Teenagers make you earn your parenthood. This is where all the hard-earned parenting through the previous years comes to fruition. They may not be cute, but they are baby-adults designed to handle the rough and tumble of adolescence. This is where you admire the scars and say “cheers” on making it this far. That and the fact they sleep half the day means you have respite from the grunts, back-chat, eye-rolling, and slamming doors up until at least 1 p.m. It may not be cute, but it is evolution’s way of making sure they survive this phase.

How you get through each of these phases, and the ones not mentioned, is up to you. Up to your perspective and your attitude. Again my niece’s wall of inspiration came up with the summative quote:

When something goes wrong in your life, just yell ‘plot twist!’ and move on.

It really is as simple as deciding what the storyline of your experience is going to be; a plot twist or the whole story.

And so that reflection leads me to think about other phases and what they actually mean. This is particularly poignant for me as I have just turned 40 and enter my 5th decade. I am now in what is considered midlife. Is this even a phase? Not according to my daughter, as I tried to reassure her getting older didn’t immediately condemn me to an untimely death, as she thought. I have always looked forward to each birthday, not willing to adhere to the idea they are all the same as the next after a certain age, or that you stop counting or that you just forget them entirely. I wondered what it was that I saw so positive in turning older. What could I say to my daughter to reassure her aging was not something to fear, but to embrace and see the benefit of? And so I said “I love turning a year older because it means I’ve had another year with you. Aren’t I lucky?” It may not be the definitive answer to her worries but it worked at the time and encompasses a lot of how I feel about ageing.

I remember reading an article in a magazine about seven years ago profiling an older actress (I can’t remember who but suspect someone like Julia Redgrave or Helen Mirren) who when asked about ageing and the suggestion of having “work done,” stated something to this effect “why would I want to erase the wisdom I have earned? I would never want to negate the experiences l’ve had.” I consider this to be a defining attitude about ageing. Nor do I want to iron out the hard-won experiences etched into my face nor denounce or ignore each birthday as it comes. I have earned this year and look forward to what each new one brings. I am not ageing – I am gaining wisdom through experience. Each year is a gift given to spend with my friends and family, doing the things that create stories in the lines and weathering in my face.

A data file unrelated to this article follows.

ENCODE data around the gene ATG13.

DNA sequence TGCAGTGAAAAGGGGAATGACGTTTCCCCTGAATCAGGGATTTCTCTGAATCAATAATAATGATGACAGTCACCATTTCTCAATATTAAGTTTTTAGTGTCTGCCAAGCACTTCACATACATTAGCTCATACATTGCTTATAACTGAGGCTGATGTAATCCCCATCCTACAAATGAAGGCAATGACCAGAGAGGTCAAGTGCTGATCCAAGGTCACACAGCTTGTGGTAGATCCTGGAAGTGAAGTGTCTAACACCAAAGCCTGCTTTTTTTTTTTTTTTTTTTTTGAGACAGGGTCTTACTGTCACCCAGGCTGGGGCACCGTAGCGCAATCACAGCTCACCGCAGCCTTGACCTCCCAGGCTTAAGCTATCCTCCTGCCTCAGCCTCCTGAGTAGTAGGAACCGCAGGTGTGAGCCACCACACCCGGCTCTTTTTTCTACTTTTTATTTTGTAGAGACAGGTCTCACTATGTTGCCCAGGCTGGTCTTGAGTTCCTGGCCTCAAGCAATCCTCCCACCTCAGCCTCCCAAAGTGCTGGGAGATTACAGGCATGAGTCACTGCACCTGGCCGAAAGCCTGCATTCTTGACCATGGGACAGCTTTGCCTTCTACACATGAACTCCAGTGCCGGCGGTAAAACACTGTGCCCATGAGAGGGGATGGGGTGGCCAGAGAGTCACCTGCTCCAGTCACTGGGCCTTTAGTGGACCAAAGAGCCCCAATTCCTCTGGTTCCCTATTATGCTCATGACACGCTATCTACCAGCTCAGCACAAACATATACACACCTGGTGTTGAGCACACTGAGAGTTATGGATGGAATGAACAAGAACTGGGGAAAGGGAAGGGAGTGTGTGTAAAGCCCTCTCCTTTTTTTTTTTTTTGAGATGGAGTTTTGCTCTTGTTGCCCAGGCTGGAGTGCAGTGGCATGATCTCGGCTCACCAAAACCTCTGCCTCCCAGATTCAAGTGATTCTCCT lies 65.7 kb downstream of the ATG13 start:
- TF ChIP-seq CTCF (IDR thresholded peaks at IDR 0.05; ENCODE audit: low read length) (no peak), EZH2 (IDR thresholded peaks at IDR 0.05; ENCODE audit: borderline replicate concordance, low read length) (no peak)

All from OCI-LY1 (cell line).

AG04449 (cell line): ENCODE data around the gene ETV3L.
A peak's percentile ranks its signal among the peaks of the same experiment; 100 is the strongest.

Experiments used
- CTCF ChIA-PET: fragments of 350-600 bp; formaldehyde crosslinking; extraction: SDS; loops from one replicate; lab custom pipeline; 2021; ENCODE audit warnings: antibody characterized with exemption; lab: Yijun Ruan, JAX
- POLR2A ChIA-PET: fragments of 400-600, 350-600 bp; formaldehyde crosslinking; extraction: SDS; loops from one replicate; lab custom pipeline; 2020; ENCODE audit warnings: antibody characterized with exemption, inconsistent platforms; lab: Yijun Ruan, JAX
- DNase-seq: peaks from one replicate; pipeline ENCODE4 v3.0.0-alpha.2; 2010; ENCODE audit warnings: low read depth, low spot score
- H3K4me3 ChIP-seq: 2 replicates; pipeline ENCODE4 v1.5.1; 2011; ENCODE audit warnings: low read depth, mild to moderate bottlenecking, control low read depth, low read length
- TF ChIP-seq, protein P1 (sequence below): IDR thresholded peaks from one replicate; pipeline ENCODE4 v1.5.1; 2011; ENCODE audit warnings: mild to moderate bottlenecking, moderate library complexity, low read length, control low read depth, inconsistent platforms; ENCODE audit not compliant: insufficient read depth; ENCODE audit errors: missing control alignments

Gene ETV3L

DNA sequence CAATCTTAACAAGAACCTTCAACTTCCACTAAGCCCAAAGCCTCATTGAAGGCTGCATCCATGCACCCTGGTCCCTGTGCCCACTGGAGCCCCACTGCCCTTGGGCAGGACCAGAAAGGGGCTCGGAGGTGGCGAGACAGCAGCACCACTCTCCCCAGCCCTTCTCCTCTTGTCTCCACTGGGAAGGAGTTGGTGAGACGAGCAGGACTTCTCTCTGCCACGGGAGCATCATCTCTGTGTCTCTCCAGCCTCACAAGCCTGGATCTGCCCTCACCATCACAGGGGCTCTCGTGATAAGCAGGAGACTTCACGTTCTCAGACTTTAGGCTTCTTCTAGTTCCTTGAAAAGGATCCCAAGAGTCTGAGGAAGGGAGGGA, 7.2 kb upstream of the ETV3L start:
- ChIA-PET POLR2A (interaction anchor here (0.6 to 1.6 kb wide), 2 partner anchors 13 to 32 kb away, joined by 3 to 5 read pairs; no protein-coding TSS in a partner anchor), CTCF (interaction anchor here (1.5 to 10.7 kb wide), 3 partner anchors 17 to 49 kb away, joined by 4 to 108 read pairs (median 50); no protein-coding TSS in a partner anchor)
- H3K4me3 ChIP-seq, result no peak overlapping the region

And yes, there is an end to each phase. Whether it be toddler-hood, the teen years or mid-life, or even just the passing of a year, you will find me celebrating the survival of each and the gift of what is to come. I will also be peering carefully into the mirror to discover and embrace evidence of wisdom gained.

Kirsten Hanlon

Kirsten Hanlon

Kirsten Hanlon (B.A. Education and Psychology, PG Dip Teaching, Dip LC, distinction) is a Well Parent Advocate and combines the concepts of parenting and wellbeing by promoting beneficial self-care practices. With 15 years training and experience in education and coaching, an author and speaker, Kirsten runs a private practice in the Cotswolds, England. She loves baking, chocolate, and often only survives the day through cups of tea. She lives with her deeply supportive husband, little Miss 6, and Bubbles the cat.